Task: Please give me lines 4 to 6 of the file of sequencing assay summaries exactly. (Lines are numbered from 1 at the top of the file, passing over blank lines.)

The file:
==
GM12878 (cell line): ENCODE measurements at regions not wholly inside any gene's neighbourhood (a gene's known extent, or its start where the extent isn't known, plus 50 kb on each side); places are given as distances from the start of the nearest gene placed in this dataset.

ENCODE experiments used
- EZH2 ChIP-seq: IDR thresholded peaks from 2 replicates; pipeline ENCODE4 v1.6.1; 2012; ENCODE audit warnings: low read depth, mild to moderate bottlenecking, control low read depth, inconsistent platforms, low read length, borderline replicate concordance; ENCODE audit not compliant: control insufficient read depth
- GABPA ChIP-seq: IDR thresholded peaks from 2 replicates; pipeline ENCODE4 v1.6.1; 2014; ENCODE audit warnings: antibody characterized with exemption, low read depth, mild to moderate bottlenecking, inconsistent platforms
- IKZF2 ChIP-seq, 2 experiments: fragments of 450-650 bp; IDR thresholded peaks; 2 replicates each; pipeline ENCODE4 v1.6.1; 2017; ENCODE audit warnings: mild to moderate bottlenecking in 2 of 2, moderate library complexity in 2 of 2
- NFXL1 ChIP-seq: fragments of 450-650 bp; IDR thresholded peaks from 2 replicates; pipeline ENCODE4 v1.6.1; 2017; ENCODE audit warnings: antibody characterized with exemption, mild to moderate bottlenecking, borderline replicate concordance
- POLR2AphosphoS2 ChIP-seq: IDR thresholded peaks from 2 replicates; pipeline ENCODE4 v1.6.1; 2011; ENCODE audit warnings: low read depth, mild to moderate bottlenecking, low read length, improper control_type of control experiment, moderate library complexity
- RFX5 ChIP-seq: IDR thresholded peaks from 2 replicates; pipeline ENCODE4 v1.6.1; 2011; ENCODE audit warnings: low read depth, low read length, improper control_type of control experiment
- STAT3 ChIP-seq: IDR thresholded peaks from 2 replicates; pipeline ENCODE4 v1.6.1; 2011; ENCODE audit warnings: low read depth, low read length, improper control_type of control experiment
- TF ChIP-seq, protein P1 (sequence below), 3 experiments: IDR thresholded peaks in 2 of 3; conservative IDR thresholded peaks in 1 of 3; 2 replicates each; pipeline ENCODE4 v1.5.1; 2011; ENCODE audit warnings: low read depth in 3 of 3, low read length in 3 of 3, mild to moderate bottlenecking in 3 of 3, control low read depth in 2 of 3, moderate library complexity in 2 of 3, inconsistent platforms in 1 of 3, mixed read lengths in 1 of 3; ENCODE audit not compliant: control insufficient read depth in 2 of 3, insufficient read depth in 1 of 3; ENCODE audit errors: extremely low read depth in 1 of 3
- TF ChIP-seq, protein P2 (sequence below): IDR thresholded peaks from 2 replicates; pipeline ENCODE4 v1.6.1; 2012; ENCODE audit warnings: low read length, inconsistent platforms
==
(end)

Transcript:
- GABPA ChIP-seq: IDR thresholded peaks from 2 replicates; pipeline ENCODE4 v1.6.1; 2014; ENCODE audit warnings: antibody characterized with exemption, low read depth, mild to moderate bottlenecking, inconsistent platforms
- IKZF2 ChIP-seq, 2 experiments: fragments of 450-650 bp; IDR thresholded peaks; 2 replicates each; pipeline ENCODE4 v1.6.1; 2017; ENCODE audit warnings: mild to moderate bottlenecking in 2 of 2, moderate library complexity in 2 of 2
- NFXL1 ChIP-seq: fragments of 450-650 bp; IDR thresholded peaks from 2 replicates; pipeline ENCODE4 v1.6.1; 2017; ENCODE audit warnings: antibody characterized with exemption, mild to moderate bottlenecking, borderline replicate concordance